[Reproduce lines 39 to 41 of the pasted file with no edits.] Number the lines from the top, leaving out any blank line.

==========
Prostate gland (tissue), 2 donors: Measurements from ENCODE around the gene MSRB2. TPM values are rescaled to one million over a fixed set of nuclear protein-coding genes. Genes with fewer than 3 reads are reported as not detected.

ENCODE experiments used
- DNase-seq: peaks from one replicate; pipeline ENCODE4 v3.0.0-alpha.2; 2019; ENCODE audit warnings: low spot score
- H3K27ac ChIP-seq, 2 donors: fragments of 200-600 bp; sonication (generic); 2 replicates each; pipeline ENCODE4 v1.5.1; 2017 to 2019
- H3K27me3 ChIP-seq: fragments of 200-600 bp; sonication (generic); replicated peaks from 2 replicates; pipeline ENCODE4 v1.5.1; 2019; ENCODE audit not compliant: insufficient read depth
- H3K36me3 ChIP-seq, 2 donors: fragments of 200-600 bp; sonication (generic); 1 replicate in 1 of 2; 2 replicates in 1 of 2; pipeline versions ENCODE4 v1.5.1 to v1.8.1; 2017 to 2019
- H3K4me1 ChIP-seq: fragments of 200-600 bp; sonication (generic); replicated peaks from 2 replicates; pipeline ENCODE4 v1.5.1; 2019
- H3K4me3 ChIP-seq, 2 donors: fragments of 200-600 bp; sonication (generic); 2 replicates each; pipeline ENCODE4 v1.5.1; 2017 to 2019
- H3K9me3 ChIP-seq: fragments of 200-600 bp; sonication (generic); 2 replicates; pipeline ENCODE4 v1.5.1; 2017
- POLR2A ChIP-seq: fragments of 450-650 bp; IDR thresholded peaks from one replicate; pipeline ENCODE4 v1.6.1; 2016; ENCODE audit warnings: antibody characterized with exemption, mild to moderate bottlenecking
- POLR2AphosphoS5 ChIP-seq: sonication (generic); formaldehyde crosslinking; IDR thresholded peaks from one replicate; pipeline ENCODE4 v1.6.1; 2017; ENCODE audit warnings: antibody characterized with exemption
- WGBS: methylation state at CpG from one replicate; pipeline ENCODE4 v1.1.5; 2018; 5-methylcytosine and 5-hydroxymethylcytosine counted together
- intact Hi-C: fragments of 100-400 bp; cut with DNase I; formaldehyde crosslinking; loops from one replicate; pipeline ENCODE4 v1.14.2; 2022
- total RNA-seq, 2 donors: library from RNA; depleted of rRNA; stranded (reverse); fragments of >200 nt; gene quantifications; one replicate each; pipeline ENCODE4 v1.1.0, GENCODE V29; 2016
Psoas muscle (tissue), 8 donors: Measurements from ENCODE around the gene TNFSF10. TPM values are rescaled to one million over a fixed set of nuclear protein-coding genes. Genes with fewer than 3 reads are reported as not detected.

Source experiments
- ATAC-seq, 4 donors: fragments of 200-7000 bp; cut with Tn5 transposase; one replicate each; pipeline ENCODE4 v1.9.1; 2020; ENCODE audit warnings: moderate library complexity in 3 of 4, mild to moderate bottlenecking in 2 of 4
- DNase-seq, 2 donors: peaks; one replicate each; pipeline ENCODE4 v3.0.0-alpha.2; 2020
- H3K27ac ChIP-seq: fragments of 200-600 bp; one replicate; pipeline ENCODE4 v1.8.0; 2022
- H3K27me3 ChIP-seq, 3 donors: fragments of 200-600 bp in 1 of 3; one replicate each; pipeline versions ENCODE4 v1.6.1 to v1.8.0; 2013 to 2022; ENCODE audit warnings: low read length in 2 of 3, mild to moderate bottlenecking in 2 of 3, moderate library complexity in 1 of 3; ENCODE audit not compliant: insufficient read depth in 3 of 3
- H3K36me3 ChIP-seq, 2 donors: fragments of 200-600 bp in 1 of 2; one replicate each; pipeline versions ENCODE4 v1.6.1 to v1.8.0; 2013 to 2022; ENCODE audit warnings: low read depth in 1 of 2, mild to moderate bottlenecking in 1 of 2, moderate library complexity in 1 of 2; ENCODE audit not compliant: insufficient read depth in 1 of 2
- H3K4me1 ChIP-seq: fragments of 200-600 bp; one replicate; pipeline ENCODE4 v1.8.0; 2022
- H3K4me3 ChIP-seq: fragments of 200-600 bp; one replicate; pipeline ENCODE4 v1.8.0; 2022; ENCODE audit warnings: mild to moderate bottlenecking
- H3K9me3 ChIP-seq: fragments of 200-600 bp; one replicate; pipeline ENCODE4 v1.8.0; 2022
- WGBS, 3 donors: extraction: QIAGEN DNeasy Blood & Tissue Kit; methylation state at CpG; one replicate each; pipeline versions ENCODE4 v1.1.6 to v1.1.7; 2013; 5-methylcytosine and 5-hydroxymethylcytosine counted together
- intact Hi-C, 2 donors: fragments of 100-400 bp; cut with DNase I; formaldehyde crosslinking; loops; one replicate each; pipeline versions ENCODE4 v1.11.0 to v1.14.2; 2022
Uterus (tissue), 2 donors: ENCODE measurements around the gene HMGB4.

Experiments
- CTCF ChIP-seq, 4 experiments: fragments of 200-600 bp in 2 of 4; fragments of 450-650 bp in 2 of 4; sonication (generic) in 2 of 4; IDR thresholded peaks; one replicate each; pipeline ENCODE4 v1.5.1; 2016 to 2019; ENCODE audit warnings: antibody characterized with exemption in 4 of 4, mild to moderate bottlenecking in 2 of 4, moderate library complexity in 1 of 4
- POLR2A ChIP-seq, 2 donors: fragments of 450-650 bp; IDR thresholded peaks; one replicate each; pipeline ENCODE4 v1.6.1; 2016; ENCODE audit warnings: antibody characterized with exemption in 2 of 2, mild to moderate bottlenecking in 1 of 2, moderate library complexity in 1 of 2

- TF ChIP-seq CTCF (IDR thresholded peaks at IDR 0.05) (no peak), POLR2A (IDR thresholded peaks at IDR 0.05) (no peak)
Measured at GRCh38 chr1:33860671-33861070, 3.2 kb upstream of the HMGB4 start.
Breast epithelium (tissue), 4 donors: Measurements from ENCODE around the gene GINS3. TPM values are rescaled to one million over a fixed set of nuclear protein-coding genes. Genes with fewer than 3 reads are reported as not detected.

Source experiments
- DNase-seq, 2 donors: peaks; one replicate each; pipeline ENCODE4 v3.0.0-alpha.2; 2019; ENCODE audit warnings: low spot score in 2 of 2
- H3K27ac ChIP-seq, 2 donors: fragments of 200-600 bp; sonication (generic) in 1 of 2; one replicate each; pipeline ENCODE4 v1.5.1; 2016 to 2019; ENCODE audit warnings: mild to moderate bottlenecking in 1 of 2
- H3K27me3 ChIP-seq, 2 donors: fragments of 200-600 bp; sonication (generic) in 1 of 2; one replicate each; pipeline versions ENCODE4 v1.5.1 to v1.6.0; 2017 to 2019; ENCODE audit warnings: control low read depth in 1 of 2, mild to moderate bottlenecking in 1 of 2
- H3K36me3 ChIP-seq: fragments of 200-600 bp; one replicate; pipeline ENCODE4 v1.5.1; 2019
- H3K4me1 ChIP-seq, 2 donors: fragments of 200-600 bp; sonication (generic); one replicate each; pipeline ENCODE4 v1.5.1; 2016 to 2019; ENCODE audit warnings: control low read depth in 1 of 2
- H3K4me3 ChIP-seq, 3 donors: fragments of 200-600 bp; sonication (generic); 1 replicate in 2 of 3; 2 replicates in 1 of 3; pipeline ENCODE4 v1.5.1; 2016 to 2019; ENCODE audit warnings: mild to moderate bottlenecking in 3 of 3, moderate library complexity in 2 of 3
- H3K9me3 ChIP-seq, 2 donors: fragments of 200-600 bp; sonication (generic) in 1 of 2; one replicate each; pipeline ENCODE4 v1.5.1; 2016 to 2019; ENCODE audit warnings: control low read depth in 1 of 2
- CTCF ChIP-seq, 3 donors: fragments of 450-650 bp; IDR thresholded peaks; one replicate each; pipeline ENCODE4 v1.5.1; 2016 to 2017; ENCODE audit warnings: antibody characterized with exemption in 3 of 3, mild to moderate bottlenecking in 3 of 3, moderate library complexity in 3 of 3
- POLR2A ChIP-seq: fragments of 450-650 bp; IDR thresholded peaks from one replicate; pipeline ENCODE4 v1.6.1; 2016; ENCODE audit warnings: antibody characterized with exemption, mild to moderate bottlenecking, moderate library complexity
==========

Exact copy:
- H3K4me1 ChIP-seq, 2 donors: fragments of 200-600 bp; sonication (generic); one replicate each; pipeline ENCODE4 v1.5.1; 2016 to 2019; ENCODE audit warnings: control low read depth in 1 of 2
- H3K4me3 ChIP-seq, 3 donors: fragments of 200-600 bp; sonication (generic); 1 replicate in 2 of 3; 2 replicates in 1 of 3; pipeline ENCODE4 v1.5.1; 2016 to 2019; ENCODE audit warnings: mild to moderate bottlenecking in 3 of 3, moderate library complexity in 2 of 3
- H3K9me3 ChIP-seq, 2 donors: fragments of 200-600 bp; sonication (generic) in 1 of 2; one replicate each; pipeline ENCODE4 v1.5.1; 2016 to 2019; ENCODE audit warnings: control low read depth in 1 of 2